On Sunday the city saw 8,000 attendees, among them politicians and foreign diplomats, participate in the celebration, an increase from 5,000 last year.
Among this year’s attendees was Judith Gough, the British ambassador to Ukraine, who shared photos of herself and other ambassadors at the march.
Despite the presence of a few hundred protesters, the event was peaceful, according to Reuters, which reports that hundreds of police officers flanked the crowd.
Dressed in colourful outfits, attendees marched holding banners and signs emblazoned with “Human rights = happy country” and “Diversity is beautiful”.
Ukrainian President Volodymyr Zelenskiy, a former comedian, has promoted a tolerant culture since he took office last month.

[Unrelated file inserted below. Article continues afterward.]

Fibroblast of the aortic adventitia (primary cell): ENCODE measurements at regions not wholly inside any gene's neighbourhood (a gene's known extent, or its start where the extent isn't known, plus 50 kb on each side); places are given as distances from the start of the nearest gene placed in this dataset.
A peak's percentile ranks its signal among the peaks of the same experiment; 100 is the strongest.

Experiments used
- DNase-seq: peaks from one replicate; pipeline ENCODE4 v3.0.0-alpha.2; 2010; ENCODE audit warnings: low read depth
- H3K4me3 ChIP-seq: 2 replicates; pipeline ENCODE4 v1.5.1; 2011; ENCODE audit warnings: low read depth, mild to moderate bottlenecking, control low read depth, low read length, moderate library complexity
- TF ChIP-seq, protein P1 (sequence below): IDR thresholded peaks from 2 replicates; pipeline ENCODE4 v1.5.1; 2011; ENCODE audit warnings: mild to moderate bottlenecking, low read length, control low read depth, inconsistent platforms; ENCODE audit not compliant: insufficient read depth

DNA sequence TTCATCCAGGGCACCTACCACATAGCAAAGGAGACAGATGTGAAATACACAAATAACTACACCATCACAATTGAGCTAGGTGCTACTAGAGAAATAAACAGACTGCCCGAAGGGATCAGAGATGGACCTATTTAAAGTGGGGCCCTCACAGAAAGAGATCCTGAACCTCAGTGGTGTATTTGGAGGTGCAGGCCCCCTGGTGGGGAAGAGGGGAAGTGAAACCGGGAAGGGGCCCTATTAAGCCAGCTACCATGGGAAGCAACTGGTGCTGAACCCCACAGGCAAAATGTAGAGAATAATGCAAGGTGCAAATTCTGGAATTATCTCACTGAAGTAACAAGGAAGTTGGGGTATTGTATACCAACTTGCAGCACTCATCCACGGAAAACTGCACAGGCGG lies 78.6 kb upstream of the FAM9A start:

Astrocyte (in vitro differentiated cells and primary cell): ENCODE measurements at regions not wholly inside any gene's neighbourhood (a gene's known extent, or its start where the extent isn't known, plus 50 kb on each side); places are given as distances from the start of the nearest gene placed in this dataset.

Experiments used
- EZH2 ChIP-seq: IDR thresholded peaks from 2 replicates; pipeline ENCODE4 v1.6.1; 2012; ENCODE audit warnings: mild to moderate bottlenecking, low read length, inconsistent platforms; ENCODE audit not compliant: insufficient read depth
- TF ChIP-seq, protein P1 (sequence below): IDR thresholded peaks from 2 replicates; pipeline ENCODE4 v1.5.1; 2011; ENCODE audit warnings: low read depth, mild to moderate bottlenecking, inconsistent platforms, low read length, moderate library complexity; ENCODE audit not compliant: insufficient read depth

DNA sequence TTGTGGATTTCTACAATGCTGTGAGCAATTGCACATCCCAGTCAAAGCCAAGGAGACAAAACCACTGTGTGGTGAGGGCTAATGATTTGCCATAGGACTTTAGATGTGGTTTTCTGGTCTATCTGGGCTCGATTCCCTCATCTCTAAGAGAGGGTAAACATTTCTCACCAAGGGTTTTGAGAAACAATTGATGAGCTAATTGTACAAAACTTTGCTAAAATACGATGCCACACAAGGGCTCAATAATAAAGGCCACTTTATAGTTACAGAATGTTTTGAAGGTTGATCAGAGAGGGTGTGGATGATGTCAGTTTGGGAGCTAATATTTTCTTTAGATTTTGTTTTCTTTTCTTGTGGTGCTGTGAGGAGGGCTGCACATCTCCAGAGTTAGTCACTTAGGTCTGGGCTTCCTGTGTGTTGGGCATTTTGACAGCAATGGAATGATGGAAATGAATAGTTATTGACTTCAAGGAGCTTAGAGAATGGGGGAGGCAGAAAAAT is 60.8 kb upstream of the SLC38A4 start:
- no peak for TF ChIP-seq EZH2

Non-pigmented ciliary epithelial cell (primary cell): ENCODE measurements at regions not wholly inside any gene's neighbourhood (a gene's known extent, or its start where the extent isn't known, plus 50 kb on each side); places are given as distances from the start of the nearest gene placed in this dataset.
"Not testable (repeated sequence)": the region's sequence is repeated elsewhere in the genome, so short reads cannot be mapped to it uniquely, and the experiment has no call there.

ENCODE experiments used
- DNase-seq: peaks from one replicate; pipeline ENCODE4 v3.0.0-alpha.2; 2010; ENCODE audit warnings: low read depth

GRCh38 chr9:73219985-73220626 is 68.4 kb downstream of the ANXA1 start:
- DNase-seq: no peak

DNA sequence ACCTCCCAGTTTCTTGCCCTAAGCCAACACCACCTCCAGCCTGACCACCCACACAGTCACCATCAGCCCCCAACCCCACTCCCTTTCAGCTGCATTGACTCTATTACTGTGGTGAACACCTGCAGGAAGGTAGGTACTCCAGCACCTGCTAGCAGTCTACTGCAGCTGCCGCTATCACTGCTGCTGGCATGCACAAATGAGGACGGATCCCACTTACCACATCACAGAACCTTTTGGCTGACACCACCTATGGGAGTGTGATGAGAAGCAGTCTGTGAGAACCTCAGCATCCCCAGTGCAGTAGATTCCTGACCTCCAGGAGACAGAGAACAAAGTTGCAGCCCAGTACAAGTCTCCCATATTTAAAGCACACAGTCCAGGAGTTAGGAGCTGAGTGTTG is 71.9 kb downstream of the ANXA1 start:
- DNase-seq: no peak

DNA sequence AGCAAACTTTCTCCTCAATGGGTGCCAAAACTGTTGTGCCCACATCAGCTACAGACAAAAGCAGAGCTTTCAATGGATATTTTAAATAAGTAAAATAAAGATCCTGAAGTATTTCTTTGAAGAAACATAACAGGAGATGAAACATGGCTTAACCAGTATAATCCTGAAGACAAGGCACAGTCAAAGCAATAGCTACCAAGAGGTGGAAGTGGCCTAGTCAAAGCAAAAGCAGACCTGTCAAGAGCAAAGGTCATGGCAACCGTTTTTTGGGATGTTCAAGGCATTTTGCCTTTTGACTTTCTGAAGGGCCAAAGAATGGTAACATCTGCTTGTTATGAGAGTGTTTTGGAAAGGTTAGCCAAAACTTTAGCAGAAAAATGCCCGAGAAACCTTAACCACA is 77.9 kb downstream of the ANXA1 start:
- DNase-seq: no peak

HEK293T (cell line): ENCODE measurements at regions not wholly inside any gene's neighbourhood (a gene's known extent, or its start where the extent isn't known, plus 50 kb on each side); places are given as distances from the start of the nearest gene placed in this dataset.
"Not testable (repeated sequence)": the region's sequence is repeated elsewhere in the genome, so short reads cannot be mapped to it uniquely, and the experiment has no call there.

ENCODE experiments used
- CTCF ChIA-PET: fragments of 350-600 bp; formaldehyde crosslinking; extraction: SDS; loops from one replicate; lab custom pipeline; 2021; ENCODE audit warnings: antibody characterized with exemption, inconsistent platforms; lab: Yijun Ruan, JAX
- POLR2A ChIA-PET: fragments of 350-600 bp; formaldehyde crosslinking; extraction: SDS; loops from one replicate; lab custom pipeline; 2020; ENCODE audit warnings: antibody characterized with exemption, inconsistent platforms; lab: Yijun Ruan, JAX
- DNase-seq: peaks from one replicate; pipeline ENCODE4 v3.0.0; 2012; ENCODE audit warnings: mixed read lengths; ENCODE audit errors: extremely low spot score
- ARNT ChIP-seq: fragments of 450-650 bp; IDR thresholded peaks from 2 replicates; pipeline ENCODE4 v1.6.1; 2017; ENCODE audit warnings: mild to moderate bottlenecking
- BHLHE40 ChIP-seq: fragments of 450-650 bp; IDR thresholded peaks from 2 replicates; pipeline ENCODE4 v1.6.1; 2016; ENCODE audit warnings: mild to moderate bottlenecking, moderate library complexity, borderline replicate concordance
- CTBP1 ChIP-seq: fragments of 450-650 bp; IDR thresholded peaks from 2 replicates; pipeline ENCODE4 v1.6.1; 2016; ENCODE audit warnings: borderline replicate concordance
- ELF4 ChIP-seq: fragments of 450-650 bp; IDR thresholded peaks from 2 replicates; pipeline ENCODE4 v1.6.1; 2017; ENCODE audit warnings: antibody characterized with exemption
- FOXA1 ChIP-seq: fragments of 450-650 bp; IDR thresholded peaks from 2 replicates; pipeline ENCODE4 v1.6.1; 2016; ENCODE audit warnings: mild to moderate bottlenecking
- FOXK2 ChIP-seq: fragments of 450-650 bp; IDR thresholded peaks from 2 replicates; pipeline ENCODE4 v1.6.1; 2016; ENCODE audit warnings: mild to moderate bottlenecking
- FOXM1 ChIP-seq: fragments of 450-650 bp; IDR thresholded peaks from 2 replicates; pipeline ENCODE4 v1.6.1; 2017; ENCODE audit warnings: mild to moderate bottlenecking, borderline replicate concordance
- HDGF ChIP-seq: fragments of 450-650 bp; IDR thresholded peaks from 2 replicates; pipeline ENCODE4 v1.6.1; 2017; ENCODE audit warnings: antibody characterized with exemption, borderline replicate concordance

Ahead of the pride parade, the president’s office said on its Facebook page: "Ukraine's Constitution states that citizens have equal constitutional rights and freedoms.”
One participant, a 17-year-old tattoo artist named Eduard, told Reuters: "Our desire is to convey to a majority of people that LGBT is normality.
"I am taking part for the fifth time. Ukraine is making significant progress compared to previous years, security and organisation are much better."
Following the parade, one of its organisers Ruslana Panukhnyk said she was pleased with “the cooperation from police”.
Last year, more than 50 protestors were arrested for attempting to disrupt the parade in the Ukrainian capital.
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